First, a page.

According to a new survey, 80% of pharmacists in the U.S. take vitamin/mineral supplements to support their overall health.

It typically takes six years of higher education to obtain the credentials needed for dispensing prescription drugs, and for this reason pharmacists are often seen as trusted advisors in health matters. This includes advice on taking nutritional supplements.

And it turns out the vast majority of them follow the same advice they dispense to others: take your supplements.

Pharmacists include supplements in their own health regimens

The survey was conducted online during April 2021. A focus of the survey was to determine if pharmacists have compromised their own health and well-being during the COVID pandemic.

It was assumed most pharmacists were working longer hours, and suffering more stress, in order to meet the increased demand for their services over the course of the pandemic.

According to the survey, 62% of pharmacists reported these new work commitments were indeed an impediment to self-care.

Additionally, 30% reported that due to this increased demand, they are now taking worse care of themselves compared to before the COVID-19 pandemic began.

The good news was discovered with the survey question related to supplementing: Eight out of 10 pharmacists reported that daily vitamin supplementation was still an important part of their own health routine, and did not fall to the wayside due to pandemic stress.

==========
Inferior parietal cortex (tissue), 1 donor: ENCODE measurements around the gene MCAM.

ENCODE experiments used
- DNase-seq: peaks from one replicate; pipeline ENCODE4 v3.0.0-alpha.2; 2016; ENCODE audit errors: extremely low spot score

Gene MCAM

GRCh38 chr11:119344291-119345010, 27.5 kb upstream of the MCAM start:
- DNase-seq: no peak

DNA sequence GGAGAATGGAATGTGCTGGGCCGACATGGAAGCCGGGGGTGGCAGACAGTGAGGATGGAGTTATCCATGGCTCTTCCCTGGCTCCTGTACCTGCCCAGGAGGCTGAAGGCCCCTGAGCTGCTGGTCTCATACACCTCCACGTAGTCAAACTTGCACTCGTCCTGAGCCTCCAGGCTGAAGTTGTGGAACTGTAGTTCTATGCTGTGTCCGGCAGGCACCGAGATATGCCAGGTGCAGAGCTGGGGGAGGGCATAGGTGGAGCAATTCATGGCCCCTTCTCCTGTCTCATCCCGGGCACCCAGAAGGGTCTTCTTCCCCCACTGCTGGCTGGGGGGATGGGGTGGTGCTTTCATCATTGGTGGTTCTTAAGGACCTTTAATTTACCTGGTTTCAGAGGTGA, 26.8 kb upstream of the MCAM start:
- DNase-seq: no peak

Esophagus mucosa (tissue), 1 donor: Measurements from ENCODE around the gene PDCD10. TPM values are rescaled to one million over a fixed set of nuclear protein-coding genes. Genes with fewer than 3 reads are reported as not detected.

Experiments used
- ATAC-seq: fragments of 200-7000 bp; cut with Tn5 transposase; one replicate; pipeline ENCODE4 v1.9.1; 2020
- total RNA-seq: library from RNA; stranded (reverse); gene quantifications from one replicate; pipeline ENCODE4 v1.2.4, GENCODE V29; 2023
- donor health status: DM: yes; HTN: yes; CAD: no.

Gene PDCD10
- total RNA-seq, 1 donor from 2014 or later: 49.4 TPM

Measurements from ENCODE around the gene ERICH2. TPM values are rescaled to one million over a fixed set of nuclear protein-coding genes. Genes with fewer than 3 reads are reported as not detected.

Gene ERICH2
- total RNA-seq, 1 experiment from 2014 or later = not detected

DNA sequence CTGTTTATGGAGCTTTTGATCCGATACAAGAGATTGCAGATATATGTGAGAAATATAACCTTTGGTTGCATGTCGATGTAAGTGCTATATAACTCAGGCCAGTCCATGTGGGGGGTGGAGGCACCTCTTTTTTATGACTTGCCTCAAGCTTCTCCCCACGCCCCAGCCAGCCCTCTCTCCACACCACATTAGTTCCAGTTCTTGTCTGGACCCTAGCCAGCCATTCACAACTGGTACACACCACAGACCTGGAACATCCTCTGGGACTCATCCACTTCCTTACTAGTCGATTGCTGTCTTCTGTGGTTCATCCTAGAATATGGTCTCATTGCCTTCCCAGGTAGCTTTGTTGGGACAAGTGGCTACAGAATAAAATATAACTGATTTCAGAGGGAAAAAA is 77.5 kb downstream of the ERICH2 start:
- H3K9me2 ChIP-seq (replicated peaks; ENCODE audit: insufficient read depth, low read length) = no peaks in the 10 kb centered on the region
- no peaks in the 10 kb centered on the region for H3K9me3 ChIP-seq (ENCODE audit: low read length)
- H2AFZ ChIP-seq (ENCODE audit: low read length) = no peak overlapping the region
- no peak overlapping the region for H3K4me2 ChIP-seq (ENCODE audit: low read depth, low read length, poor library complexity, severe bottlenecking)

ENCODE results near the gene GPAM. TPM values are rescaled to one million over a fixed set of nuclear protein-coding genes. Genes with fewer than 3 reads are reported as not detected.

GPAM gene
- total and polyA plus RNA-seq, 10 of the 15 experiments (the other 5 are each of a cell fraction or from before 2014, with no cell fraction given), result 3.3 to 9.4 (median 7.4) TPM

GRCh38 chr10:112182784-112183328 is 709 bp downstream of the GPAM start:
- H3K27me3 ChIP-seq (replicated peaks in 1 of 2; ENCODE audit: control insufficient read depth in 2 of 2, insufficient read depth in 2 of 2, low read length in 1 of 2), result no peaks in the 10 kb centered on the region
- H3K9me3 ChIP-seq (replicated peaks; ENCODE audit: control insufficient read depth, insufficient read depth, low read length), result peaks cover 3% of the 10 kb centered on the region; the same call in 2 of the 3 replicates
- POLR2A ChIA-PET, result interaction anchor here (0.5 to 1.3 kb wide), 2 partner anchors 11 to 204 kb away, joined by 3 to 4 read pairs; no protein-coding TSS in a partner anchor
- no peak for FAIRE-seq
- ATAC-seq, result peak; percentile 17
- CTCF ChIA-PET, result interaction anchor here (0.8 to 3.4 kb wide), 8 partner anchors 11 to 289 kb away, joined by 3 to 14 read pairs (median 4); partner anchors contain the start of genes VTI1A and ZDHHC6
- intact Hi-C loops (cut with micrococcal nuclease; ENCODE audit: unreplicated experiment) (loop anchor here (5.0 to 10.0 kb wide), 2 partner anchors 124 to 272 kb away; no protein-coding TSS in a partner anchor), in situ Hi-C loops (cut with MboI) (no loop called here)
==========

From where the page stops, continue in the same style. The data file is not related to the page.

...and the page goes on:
A likely reason for the consistency is that, compared to other health steps like exercising and eating well, taking supplements is relatively easy step.

Additionally, 75% of pharmacists reported there has been a surge in patients requesting information about vitamins and other supplements since the beginning of the pandemic.

Because of this, 72% of pharmacists stated they regularly recommend a daily vitamin routine to patients as a best practice for well-being.

Pharmacist recommendations could help battle nutrient deficiencies

The top three reasons for recommending nutritional supplements were for overall health maintenance, bone health and digestive support.

The survey included a nationally represented sample of 275 licensed American pharmacists in either retail or hospital environments. The survey was conducted by the supplement company Pharmavite, a subsidiary of the Japan-based Otsuka Pharmaceutical Co., Ltd.

Since pharmacy education in the West is pharmaceutical driven—as opposed to Eastern systems such as Ayurveda and Traditional Chinese Medicine—most consumers would be shocked to learn how little training is provided to pharmacists regarding nutritional supplements.

Still, with studies showing that the majority of Americans are deficient in Vitamin D and other critical nutrients, the finding that most pharmacists are willing to at least recommend supplements for “general health” is welcome news.

To avoid becoming a “nutrient-deficient” statistic yourself, consider Optimal Whole Food Vitamin/Mineral from Optimal Health Systems for your basic vitamin/mineral regimen. It provides 24 essential vitamins and minerals in a single product.

And to learn more about the whole food difference, view our video here.

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Sources: NutraceuticalsWorld.com